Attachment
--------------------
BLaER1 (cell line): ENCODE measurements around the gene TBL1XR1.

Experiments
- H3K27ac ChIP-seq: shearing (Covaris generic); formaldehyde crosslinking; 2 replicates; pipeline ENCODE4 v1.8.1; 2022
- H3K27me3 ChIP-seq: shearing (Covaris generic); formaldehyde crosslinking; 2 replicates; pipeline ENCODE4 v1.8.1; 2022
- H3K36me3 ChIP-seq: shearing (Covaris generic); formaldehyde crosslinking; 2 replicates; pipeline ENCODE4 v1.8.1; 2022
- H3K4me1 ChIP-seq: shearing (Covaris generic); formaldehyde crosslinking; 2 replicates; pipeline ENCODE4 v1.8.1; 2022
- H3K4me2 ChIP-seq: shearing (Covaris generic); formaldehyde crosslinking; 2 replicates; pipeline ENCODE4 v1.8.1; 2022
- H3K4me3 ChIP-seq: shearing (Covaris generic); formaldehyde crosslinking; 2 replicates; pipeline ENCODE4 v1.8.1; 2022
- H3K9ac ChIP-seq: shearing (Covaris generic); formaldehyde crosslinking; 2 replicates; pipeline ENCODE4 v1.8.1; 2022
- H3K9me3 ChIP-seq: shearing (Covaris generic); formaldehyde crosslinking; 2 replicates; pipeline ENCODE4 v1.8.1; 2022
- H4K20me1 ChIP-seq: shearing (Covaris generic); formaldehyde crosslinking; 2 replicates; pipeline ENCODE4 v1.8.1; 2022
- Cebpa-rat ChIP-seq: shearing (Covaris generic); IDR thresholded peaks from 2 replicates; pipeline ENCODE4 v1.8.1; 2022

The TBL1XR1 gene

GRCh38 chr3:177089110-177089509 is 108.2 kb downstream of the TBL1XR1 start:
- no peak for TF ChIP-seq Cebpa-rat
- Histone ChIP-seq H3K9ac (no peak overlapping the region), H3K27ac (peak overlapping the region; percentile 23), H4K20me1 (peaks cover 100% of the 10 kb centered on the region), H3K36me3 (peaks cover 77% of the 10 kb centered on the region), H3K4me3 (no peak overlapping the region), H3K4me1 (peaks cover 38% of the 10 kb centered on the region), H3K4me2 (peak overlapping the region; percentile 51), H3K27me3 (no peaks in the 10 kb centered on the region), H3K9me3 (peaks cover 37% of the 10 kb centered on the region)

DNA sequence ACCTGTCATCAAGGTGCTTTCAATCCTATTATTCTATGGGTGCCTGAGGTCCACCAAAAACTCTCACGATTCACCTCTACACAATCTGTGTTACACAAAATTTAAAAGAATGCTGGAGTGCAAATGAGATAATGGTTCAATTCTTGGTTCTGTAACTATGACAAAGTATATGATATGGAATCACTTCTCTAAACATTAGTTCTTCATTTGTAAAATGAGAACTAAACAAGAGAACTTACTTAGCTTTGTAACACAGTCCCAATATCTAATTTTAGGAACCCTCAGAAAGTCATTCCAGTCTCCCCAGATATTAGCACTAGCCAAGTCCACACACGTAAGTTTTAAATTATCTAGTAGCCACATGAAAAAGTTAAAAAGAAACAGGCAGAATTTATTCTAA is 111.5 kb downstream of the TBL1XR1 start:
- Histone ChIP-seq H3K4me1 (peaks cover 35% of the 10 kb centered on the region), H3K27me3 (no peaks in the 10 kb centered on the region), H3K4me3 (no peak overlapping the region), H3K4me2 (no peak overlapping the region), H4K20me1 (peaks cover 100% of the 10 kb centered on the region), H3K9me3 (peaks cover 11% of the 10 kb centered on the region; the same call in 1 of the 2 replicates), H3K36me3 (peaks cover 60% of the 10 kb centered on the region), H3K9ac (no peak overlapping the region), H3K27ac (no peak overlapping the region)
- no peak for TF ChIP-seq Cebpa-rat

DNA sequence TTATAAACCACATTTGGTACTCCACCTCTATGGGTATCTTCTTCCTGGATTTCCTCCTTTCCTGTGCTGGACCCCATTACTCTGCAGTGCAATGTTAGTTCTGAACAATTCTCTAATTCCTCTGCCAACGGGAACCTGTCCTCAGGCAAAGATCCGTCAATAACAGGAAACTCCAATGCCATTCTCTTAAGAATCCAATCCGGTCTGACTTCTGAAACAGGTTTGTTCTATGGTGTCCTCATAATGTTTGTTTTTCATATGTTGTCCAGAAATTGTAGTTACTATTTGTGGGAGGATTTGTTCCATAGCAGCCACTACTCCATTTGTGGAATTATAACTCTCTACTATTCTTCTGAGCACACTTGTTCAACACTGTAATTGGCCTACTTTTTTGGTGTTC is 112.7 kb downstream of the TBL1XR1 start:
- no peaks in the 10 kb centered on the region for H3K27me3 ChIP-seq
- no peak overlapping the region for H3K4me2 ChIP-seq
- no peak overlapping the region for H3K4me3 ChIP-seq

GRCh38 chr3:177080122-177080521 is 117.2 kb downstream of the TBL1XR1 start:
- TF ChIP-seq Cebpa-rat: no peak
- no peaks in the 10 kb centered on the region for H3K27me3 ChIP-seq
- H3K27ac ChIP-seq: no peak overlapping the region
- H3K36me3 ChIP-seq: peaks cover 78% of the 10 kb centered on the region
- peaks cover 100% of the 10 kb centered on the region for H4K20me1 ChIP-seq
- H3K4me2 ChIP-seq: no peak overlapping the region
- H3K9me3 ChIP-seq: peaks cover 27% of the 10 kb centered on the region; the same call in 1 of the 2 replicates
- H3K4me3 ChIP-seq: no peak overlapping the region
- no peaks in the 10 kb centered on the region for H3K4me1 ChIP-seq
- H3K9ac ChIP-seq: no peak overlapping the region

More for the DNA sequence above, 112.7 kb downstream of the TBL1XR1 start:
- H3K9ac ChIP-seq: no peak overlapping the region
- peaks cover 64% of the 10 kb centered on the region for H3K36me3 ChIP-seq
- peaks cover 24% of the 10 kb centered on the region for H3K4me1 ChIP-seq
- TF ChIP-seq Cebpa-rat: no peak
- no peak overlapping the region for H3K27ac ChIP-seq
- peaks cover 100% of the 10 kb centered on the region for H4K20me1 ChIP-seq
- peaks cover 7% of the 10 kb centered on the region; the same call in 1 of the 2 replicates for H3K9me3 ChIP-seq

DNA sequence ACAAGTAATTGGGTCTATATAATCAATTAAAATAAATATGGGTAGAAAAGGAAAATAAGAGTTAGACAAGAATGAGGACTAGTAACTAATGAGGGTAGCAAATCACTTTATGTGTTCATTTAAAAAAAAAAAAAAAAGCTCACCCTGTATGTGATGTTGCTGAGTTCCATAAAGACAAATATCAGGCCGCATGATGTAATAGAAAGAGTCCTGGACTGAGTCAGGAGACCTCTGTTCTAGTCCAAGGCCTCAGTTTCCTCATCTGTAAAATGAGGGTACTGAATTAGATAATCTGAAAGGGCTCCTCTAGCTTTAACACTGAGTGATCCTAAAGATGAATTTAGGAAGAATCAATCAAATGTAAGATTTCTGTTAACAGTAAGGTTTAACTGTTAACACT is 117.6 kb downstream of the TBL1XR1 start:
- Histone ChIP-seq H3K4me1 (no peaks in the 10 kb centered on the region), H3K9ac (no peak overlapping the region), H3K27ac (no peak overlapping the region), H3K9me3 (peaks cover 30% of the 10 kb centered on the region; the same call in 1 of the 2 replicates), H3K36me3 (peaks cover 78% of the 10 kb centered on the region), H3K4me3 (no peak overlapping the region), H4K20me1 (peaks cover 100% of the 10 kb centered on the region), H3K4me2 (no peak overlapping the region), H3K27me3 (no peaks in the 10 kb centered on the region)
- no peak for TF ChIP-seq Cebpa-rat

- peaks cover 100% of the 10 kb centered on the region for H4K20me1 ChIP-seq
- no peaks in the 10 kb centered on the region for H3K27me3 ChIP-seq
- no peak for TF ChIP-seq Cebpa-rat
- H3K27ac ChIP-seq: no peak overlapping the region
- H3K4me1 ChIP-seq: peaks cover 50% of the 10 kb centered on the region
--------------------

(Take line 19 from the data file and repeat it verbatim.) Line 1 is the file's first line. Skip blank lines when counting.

- no peak for TF ChIP-seq Cebpa-rat